The ECHR judgment of 01 February 2018 in the case "M.A. (M.A.) v. France" (application No. 9373/15).
In 2015, the applicant was assisted in preparing the application. Subsequently, the application was communicated to France.
In the case, a complaint was successfully considered for the hasty execution of the decision on expulsion before the interim measure ordering the suspension of the expulsion procedure could be brought to the attention of the authorities. In the case there was a violation of the requirements of Article 34 of the Convention for the Protection of Human Rights and Fundamental Freedoms.
CIRCUMSTANCES OF THE CASE
The applicant, a citizen of Algeria, was sentenced in 2006 to seven years in prison for taking part in a criminal association for the purpose of preparing terrorist acts (the crimes allegedly committed in various countries, including France and Algeria), and to a ban to stay in France. Beginning in 2010, the applicant was under house arrest awaiting the execution of an additional punishment, the cancellation of which he unsuccessfully solicited. In 2014, the applicant submitted an application for asylum, which was rejected by the Office for the Protection of Refugees and Stateless Persons of France (Office français de protection des gréfugiés et apatrides (OFPRA)) on 17 February 2015. The applicant was notified only on 20 February 2015, at 9.20, and was deported to Algeria by a flight departing at 4pm. Immediately before that, his lawyer received a decision from the European Court of Justice to take an interim measure ordering the suspension of the expulsion procedure, but the information arrived at the airport too late. Arriving in Algeria, the applicant was immediately detained, then was detained for criminal prosecution.
ISSUES OF LAW
Concerning compliance with Article 3 of the Convention. With regard to the situation in Algeria, there is no new information to question the conclusions reached by the Court in the Daudi v. France judgment (see Daoudi v. France (no. France, of 3 December 2009, complaint No. 19576/08), on the basis of consistent reports of the United Nations Committee against Torture and a number of non-governmental organizations, in particular when it comes to individuals suspected of involvement in international terrorism.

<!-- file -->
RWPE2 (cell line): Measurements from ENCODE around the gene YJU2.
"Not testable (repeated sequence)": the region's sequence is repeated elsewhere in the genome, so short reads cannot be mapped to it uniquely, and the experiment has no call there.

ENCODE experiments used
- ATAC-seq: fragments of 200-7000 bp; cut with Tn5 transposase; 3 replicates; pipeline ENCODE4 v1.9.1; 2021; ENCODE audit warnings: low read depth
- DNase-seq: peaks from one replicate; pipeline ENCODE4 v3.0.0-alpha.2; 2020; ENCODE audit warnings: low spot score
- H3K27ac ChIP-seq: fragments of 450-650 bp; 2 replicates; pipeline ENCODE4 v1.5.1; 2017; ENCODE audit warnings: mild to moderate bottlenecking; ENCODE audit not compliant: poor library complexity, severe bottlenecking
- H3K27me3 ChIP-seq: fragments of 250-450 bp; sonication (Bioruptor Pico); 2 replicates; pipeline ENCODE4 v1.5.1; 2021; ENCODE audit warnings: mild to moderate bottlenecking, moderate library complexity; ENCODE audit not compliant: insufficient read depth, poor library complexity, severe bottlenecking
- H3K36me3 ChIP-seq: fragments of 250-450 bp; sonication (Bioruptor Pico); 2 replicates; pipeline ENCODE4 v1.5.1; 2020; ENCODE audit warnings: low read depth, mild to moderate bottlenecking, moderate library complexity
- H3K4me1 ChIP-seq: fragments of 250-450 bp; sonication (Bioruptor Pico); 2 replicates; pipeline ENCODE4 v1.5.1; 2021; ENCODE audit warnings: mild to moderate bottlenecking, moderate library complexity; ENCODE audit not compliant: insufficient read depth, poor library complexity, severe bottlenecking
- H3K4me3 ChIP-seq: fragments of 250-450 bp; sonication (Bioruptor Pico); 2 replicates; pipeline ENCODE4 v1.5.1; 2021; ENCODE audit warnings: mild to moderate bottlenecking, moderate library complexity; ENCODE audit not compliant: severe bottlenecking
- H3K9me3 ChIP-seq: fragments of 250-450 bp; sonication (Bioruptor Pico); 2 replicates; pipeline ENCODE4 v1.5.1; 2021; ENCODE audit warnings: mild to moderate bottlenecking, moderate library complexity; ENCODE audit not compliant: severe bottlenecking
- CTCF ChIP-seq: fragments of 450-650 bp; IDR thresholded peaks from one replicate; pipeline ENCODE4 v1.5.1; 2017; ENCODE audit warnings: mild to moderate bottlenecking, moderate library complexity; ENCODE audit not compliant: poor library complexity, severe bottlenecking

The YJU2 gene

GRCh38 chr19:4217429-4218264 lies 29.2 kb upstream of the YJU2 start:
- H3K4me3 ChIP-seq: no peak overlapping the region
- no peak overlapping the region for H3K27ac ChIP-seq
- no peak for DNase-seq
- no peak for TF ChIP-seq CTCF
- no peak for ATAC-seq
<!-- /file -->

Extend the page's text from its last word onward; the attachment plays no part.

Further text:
Moreover, the applicant was not only "suspected" of having links to terrorism, but was also convicted of serious acts in France, as was known to the Algerian authorities. Thus, at the time of his expulsion to Algeria, there was a real and serious danger that the applicant would be subjected to treatment contrary to Article 3 of the Convention.
The fact that the applicant had expected almost 14 years before applying for refugee status is certainly surprising, but nevertheless this does not apply to information on which the Office for the Protection of Refugees and Stateless Persons of France, which is best able to assess the applicant's behavior , based its decision.
Because of the lack of any explanation to assess its nature, the Court also did not accept the Government's objection that other persons convicted of terrorism-related offenses were deported to Algeria without claiming any danger with the views of Article 3 of the Convention.
Concerning compliance with Article 34 of the Convention. Of course, the competent authorities may need to implement the expulsion quickly and efficiently. However, the conditions for such execution should not lead to the deprivation of the expelled person's right to apply to the European Court for application of an interim measure.
However, in the present case, the French authorities have created conditions that make it very difficult for the applicant to submit such a timely application: the decision of 17 February 2015, which rejected the applicant's application for asylum, was brought to their attention only on the day of his expulsion, that is 20 February. The transportation conditions were settled starting at least on February 18, and a pass was received from the Algerian authorities on February 19. These preparations allowed the expulsion of the complainant to Algeria almost seven hours after the applicant was notified of the decision that determined the country of destination.
Thus, the French authorities deliberately and irreversibly limited the level of protection of the rights enshrined in the Convention, the enforcement of which the applicant tried by applying to the European Court. Any determination of a possible violation of the Convention is not effective, since the applicant is now in a country that is not a party to this instrument.
Concerning compliance with Article 46 of the Convention. Given that the applicant is currently under the jurisdiction of a State not party to the Convention, the French authorities have a duty to make every possible effort to obtain from the Algerian authorities concrete and precise guarantees that the applicant has not been and will not be subjected to treatment contrary to Article 3 Convention.
Concerning compliance with Article 41 of the Convention. The fact of establishing a violation of the Convention is in itself sufficient just compensation for the moral damage caused to the applicant, the claim for compensation for pecuniary damage was rejected.
In the case there was a violation of the requirements of Article 3 of the Convention (adopted by six votes "for" at one - "against").
In the case there was a violation of the requirements of Article 34 of the Convention (adopted by six votes "for" at one - "against").